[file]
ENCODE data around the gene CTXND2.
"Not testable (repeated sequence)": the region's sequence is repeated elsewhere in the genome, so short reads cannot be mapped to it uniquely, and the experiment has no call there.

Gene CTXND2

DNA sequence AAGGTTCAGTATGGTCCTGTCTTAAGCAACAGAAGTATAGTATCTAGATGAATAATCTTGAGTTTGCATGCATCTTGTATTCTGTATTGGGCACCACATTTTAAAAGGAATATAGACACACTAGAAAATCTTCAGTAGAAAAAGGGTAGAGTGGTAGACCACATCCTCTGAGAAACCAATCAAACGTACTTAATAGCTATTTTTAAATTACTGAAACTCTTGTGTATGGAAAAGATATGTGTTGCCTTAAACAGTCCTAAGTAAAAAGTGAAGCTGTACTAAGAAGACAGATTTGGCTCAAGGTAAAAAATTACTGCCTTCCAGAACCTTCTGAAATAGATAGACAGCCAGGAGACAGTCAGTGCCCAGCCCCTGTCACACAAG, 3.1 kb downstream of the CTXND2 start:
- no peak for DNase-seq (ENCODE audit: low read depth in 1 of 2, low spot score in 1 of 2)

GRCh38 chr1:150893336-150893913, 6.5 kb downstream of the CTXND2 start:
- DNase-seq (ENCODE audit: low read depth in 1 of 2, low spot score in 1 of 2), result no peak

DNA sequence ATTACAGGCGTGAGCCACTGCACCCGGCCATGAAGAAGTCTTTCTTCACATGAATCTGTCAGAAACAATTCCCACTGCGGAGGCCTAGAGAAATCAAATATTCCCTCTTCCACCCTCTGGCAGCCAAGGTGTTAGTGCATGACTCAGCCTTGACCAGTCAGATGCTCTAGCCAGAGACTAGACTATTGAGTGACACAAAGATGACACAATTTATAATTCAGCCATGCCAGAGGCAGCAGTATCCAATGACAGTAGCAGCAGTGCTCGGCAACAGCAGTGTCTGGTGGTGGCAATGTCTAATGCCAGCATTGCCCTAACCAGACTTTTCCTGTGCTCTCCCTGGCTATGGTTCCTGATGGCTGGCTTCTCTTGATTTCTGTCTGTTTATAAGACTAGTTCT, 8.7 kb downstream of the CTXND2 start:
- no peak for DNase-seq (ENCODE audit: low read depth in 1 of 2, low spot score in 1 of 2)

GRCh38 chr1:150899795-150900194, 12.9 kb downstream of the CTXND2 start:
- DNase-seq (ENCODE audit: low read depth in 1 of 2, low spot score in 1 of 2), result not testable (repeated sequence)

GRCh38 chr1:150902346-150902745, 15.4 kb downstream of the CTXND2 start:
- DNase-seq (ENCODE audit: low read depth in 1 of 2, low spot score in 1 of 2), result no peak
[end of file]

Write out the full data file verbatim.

ENCODE data around the gene CTXND2.
"Not testable (repeated sequence)": the region's sequence is repeated elsewhere in the genome, so short reads cannot be mapped to it uniquely, and the experiment has no call there.

Gene CTXND2

DNA sequence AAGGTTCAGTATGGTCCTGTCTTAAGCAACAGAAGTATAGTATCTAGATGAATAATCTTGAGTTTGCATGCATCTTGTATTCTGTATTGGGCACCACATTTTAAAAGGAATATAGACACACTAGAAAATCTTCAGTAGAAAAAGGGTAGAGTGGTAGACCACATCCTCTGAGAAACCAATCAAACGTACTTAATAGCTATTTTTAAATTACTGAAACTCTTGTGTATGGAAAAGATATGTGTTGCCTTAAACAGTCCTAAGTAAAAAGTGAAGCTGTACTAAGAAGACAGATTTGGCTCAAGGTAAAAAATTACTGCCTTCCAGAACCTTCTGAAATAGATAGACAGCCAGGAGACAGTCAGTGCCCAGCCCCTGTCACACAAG, 3.1 kb downstream of the CTXND2 start:
- no peak for DNase-seq (ENCODE audit: low read depth in 1 of 2, low spot score in 1 of 2)

GRCh38 chr1:150893336-150893913, 6.5 kb downstream of the CTXND2 start:
- DNase-seq (ENCODE audit: low read depth in 1 of 2, low spot score in 1 of 2), result no peak

DNA sequence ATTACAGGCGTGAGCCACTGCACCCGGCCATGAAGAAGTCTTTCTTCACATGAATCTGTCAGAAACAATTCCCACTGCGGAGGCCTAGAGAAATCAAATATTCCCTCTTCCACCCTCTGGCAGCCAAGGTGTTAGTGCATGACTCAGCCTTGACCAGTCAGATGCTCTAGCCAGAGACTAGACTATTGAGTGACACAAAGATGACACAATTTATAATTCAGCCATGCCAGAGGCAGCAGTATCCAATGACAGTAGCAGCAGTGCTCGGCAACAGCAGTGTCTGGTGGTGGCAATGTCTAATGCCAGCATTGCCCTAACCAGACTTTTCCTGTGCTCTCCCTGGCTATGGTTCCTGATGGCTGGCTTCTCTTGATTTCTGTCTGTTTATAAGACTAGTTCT, 8.7 kb downstream of the CTXND2 start:
- no peak for DNase-seq (ENCODE audit: low read depth in 1 of 2, low spot score in 1 of 2)

GRCh38 chr1:150899795-150900194, 12.9 kb downstream of the CTXND2 start:
- DNase-seq (ENCODE audit: low read depth in 1 of 2, low spot score in 1 of 2), result not testable (repeated sequence)

GRCh38 chr1:150902346-150902745, 15.4 kb downstream of the CTXND2 start:
- DNase-seq (ENCODE audit: low read depth in 1 of 2, low spot score in 1 of 2), result no peak